A Life in Food: Eating and Cooking with Mother

Mother and Daddy, Young and in Love 1944

Mother and Daddy, Young and in Love 1944

When we were kids, Mother wasn’t an adventuresome cook. Oh sure, she made pâte à choux crab puffs, her one specialty, for bridge parties, but we weren’t allowed to eat them. Part of the reason was Mother and Daddy were famously picky eaters.

We didn’t eat lamb, cucumbers, squash, cabbage, kale, chard, cauliflower, broccoli, and a litany of other foods that Mother hated. Cheeses, including sour cream, yogurt, cottage cheese, buttermilk, and anything containing them, were also off the menu; they disgusted Daddy.

For dinner, Mother served a rotating selection of basic American fare. We ate fried chicken, barbecued chicken, roast chicken, chicken and dumplings, and chicken noodle soup. Pork chops, pot roast, ham, corned beef, and grilled chuck steak were our primary meats. My younger sister and I surreptitiously traded food under the table to get rid of things one of us liked and the other didn’t; we were required to maintain good standing in the clean plate club.

Speaking of chuck steak, I got kicked out of high school home ec over it. The teacher said it was too tough to grill and had to be braised. Insulted, I said my favorite meal was grilled chuck steak, my family ate it all the time, and it was wonderful, especially when seasoned with just a little Johnnie’s Dock Seasoning Salt.

I wondered aloud if the teacher was qualified to teach home ec if she didn’t know about grilling chuck steak. The teacher thought I was smart-mouthing and sent me to the principal’s office. I patiently explained to the principal I already knew how to cook and didn’t need no stinking home ec classes. Whether it was my persuasiveness, or the teacher’s relief at having me out of the class, the school agreed to waive my mandatory home ec requirement. As for grilled chuck steak, I haven’t eaten it since I left home.

Mother and Daddy, Not So Young But Still in Love

Mother and Daddy, Not So Young but Still in Love 2008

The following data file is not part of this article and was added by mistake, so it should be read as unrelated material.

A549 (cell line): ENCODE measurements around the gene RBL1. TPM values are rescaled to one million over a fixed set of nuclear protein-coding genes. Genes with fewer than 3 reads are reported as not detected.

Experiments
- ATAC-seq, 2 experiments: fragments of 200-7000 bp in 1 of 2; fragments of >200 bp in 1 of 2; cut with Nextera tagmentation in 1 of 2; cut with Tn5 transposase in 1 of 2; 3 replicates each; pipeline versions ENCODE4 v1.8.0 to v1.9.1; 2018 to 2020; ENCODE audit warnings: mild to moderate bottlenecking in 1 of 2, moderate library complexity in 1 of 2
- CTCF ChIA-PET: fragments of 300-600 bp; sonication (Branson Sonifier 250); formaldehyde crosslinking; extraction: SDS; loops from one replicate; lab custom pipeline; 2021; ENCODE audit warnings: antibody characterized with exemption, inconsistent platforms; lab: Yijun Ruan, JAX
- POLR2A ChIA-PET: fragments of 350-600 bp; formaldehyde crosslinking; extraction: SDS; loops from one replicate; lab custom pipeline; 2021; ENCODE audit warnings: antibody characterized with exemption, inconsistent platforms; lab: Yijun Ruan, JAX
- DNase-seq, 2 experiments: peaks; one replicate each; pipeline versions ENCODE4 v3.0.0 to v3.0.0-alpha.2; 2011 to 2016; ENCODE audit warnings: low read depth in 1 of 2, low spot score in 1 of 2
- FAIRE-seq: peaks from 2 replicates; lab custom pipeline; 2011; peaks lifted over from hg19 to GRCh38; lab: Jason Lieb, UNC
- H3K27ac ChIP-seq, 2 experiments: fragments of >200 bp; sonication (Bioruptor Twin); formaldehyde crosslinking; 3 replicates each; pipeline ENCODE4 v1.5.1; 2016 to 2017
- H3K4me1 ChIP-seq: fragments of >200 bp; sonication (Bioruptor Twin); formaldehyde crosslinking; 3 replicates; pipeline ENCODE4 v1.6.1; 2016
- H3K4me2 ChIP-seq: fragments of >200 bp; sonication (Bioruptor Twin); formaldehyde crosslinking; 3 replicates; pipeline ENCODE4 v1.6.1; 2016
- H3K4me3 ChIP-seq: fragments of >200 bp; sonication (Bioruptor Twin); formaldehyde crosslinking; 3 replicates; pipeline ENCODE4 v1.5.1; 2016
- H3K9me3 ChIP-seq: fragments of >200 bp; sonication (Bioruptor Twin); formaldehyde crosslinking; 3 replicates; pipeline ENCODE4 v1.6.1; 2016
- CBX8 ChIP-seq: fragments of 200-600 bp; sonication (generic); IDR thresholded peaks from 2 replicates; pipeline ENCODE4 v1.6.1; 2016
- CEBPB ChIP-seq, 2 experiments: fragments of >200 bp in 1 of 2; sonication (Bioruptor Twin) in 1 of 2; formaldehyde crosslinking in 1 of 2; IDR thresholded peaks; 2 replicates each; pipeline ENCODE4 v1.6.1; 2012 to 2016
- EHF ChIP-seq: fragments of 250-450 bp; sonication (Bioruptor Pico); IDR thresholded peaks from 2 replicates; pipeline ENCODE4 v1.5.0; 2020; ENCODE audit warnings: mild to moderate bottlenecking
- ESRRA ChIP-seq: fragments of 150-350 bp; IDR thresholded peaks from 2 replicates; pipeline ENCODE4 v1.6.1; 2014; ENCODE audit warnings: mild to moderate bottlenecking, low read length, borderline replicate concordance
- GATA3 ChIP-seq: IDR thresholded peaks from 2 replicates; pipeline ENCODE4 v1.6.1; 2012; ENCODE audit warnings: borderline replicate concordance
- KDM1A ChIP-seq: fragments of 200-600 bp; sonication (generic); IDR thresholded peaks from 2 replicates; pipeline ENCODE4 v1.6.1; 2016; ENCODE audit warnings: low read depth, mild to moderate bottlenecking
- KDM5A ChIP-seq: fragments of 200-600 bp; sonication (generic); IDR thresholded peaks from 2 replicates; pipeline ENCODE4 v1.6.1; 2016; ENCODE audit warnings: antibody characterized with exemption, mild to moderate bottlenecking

When Mother and Daddy went out, which they did pretty much every Friday and Saturday night, my younger sister and I ate “modern” food: Swanson’s TV Dinners and Pot Pies, Chung King Chicken Chow Mein, Campbell’s Chicken Noodle Soup, Kraft’s Macaroni and Cheese, or Chef Boyardee Pizza Mix. If we were lucky, Mother made us hot dogs in a Bisquick blanket before leaving.

After her children left home, Mother’s cooking changed dramatically. It started with the Galloping Gourmet and her success making his Chicken Kiev for dinner parties. She experimented with different flavors and interesting spices. From this era, I have vivid memories of her Crab and Scotch Soup, which she loved enough to send me the recipe (that soup was partially responsible for me driving off a cliff, a story for another day).

By the time I brought my new husband home to meet the parents, Mother was cooking food inspired by her and Daddy’s regular trips to Spain, Portugal, France, and Italy. Daddy’s favorites on the new lineup were Vitello Tonnato and Choucroute Garnie. They were usually served when we visited.

When Daddy died, Mother sold the house and moved into senior housing. Downsizing from five bedrooms with a full basement to a small one-bedroom apartment took a lot of effort. She pressed belongings on anyone and everyone. I ended up with Mother’s recipe folder, including a small black notebook I’d never before seen.

Mother's Menu Journal